Final Pay Ratio Rule
On August 5, 2015, the SEC voted 3 to 2 to adopt a final pay ratio rule. The final rule retains the flexibility provided for in the proposed pay ratio rule in terms of identification of a registrant’s median employee, but differs in a number of important respects from the proposed rule, as described below.
A covered registrant will be required to include pay ratio disclosure with respect to its first fiscal year commencing on or after January 1, 2017. For most registrants, this will mean that pay ratio disclosure will be included in their 2018 proxy statements (i.e., the proxy statement relating to the 2017 fiscal year).
What disclosure does the rule require?
The final rule requires disclosure of the median of the annual total compensation of all employees of the registrant (except the CEO), the annual total compensation of the CEO and the ratio of the median to the CEO’s annual total compensation. The ratio must be presented so that the median equals one (e.g., 100 to 1), or expressed narratively by stating the CEO’s compensation as a multiple of the median (e.g., 100 times that of the median employee).
Like the proposed rule, a registrant will first need to identify its employees (as defined in the rule and described below), then identify the median employee, and then determine the annual total compensation of that median employee under Item 402 of Regulation S-K (with certain estimates permitted). If a registrant had more than one CEO in its most recent fiscal year, it can either combine the total compensation of each CEO, as reported in the summary compensation table, or use the annualized compensation of the CEO who is serving in that position on the date that it selects to identify its employees for purposes of determining pay ratio disclosure (described below).
Are all registrants covered?
The final rule, like the proposed rule, exempts emerging growth companies, smaller reporting companies and foreign private issuers. Companies will not be required to provide pay ratio disclosure in registration statements on Form S-1 or Form S-11 for an initial public offering or a registration statement on Form 10. A new registrant will be required to first comply with the pay ratio disclosure rules with respect to compensation for the first fiscal year commencing after the year in which it becomes subject to the requirements of Section 13(a) or Section 15(d) of the Exchange Act, but no earlier than the year commencing January 1, 2017. A registrant that ceases to be a smaller reporting company or an emerging growth company will not be required to provide pay ratio disclosure until after the first full fiscal year after exiting such status and not for any fiscal year commencing before January 1, 2017.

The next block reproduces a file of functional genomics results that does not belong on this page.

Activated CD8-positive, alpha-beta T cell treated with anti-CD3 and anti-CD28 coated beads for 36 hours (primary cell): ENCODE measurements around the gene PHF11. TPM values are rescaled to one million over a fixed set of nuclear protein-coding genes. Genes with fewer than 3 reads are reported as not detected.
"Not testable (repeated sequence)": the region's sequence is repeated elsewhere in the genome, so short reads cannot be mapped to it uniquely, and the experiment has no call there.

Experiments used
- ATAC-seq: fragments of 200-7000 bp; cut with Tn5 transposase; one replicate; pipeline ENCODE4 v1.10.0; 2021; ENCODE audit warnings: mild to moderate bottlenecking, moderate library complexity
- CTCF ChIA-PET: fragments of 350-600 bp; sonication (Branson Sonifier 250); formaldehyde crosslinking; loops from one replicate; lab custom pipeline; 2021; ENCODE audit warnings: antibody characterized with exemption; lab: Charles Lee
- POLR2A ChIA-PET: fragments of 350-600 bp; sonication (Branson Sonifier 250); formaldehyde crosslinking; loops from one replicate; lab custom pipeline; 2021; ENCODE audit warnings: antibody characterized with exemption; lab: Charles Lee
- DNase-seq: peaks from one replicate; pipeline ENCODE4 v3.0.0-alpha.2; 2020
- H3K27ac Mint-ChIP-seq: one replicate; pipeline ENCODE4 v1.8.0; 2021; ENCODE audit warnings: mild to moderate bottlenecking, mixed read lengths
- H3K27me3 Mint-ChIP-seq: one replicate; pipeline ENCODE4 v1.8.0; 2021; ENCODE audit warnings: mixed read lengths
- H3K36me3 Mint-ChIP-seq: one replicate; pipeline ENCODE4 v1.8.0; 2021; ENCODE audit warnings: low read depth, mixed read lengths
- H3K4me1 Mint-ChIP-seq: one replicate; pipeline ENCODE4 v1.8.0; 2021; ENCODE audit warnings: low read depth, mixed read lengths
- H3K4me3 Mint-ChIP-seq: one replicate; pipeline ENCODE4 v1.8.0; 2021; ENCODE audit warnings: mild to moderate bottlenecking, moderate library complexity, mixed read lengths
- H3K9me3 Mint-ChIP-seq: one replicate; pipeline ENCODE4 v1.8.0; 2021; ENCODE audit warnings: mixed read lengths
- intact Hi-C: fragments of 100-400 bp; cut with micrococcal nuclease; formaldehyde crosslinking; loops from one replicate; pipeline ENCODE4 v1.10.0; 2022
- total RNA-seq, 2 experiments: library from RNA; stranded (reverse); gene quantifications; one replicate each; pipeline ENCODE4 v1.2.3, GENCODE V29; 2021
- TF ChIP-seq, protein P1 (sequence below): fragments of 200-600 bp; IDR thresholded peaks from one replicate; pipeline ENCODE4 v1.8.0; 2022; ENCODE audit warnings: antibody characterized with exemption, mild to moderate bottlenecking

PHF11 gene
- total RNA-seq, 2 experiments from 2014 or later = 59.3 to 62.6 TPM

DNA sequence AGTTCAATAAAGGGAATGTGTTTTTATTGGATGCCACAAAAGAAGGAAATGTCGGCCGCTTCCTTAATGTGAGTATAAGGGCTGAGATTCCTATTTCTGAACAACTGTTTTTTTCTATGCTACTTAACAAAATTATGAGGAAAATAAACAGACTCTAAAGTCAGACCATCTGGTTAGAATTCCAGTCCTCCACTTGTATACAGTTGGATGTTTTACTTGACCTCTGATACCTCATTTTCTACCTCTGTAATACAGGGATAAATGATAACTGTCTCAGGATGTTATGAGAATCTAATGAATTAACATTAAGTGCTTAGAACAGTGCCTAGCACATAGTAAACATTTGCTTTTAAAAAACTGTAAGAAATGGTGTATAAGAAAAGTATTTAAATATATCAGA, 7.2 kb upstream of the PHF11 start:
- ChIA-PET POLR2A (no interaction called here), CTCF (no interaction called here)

When must a registrant include pay ratio disclosure?
A registrant must include pay ratio disclosure in registration statements, proxy and information statements and annual reports that require Item 402 executive compensation disclosure. Generally, this means a registrant will include pay ratio disclosure in its annual proxy statement (or in an amendment to its Form 10-K if a registrant does not file a proxy statement or does not file it within 120 days of the end of its fiscal year), or, if a registrant does not file a proxy statement (for example, in the case of a voluntary filer), in its Form 10-K.
What are some of the key changes from the proposed rule?
Definition of Employee
Like the proposed rule, “employee” is defined to include any full-time, part-time, seasonal or temporary employee of a registrant, including any non-US employees. Only employees (as defined) employed by the registrant and its consolidated subsidiaries need to be included in determining the median employee. Independent contractors and leased employees are generally excluded from the definition of “employee”.
The proposed rule defines “employee” as any individual employed as of the last date of a registrant’s fiscal year. Under the final rule, a registrant can choose a date within the three-month period preceding the last day of its fiscal year to identify its employees. Registrants will need to disclose the date chosen and also to disclose any changes to the identification date and the reasons for changing it.
A registrant may omit those employees who become employed as a result of a business combination or acquisition for the fiscal year in which the transaction becomes effective and, if it does so, it must disclose the approximate number of employees it is omitting.